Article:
Friday, 29 June 2012 00:00
Over a period of time now measured in decades, I’ve tried to pay attention to what generates attention for some issues and problems, while other worthy causes languish. Over the last year, two issues have suddenly entered the public consciousness with unusual speed and depth, and both involve the chemical industry. When I first wrote about hydraulic fracturing (“fracking”) to release natural gas and other energy resources for processing, it was still a strange and exotic subject to most readers. Now, most of us are at least a little familiar with concerns over the chemicals and the wastewater. And the earthquakes.
The other meteoric issue is still in ascent, but you will likely be hearing and reading much more about your couch, and whether or not it is hurting you and your family. All the furniture, really. And your cars, computers, television sets, carpets, floor tiles, clothing, wall paints and more. We don’t know the answers to some of the questions, and that’s a really big problem. We also don’t know who some of our most visible and influential politicians actually work for, and we aren’t going anywhere near fixing the first problem without figuring out that one.
Assembly Bill 9045 and its matching companion in the State Senate, Bill 6080, would, in two short sentences, phase out the use of the flame-retardant chemical called TDCPP (or “Tris”) in children’s products, such as toys and car seats. Tris was prohibited for use in children’s pajamas back when I was still wearing them, because it was found to mutate DNA in tests involving petri dishes and fleas. The World Health Organization, the National Cancer Institute, the Consumer Product Safety Commission and the State of California all call it a health hazard or probable carcinogen.
What Tris actually does or doesn’t do is kind of beside the point. I don’t know the whole story, you don’t know, nobody knows, because we don’t require industry to comprehensively test chemicals before they put them in their products. Only one percent of the more than 100,000 chemicals used in American commercial products have been studied for any possible health consequences.
Starting in the 1930s, the class of chemicals known as PCBs were seen as a manufacturing miracle because they broke up the chemical reaction that causes flames, could be mixed into plastics and foam and didn’t break down. PCBs are now banned because of dangers to human endocrine and neurological systems. Because PCBs don’t break down, they’re in us, in the waste stream that is used as fertilizer, in our crops, everywhere. Tris is one of the chlorinated retardants that replaced PCBs, and it is also “persistent;” it shows up all over, leaching out of furniture into the dust on the floor where toddlers play with their toys. What it does once it is lodged into our fat cells and organs may not be clear, but it’s just a little piece of the largest science experiment ever conducted on this planet, and we’re all part of it. And our pets, too.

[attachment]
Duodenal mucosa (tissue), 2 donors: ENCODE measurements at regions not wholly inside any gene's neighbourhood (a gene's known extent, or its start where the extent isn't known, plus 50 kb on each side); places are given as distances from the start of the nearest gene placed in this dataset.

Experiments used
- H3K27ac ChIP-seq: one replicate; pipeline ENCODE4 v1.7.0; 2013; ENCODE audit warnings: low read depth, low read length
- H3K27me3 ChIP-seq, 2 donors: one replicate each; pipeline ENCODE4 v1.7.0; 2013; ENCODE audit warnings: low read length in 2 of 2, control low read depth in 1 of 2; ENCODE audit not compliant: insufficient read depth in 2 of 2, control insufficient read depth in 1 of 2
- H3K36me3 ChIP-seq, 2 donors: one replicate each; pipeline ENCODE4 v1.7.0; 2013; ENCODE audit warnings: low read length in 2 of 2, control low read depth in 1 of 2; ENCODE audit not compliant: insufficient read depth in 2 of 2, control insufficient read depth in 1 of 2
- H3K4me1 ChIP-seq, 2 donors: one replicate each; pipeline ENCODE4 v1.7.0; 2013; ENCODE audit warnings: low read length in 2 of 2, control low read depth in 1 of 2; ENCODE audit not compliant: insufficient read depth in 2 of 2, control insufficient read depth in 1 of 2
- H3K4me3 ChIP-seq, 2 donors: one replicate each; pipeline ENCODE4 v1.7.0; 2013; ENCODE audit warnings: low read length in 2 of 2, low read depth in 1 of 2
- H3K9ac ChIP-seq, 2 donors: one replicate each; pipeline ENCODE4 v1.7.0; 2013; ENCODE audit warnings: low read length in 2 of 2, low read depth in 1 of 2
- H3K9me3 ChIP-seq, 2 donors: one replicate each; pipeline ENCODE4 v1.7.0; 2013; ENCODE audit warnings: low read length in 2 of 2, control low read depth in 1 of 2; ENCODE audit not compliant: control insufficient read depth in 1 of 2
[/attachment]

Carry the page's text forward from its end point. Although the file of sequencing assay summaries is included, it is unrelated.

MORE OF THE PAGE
The legislation to prohibit the use of Tris in kiddie clothes and toys after August 1, 2014, passed the state Assembly unanimously on March 20. It passed through the Senate Environmental Conservation Committee unanimously on May 15. It was, for no apparent reason, further referred to the Senate Finance Committee. From there, legislation moves only at the beck, call and whim of the majority leader, and despite rallies, letters, editorials and more, State Senator Dean Skelos of Nassau County, the Majority Leader, did not call.
Maybe the legislation was dead on arrival anyway, and Senator Skelos was dragging it out so that the bill’s sponsor, a Republican representing a Democratic-leaning district, could score points. Trés Albany. There are a lot of possible explanations. One would be nice.
So the state Senate leadership refused to mildly inconvenience large corporations in an election year. Hardly worth mentioning anymore. Except that these particular inconvenienced manufacturers have been thoroughly discredited, thanks to an amazing four-part story that ran in the Chicago Tribune in May, called “Playing With Fire.”
For several years, a self-described coalition group has sent a traveling road show to legislative hearings around the country, complete with a medical expert describing the horrific maiming of burn victims, opposing any bans on Tris and related chemicals. The Tribune story broke down in exquisite detail that this “Citizens for Fire Safety Institute” and allied groups were sham fronts funded by three chemical manufacturers, that their intense lobbying efforts ($23.3 million spent in California alone on lobbying and campaign contributions in 2011) were replete with distorted research and even outright lies. Some scientists insist that these chemicals don’t even slow the spread of fires: “The fire just laughs at it,” said one expert.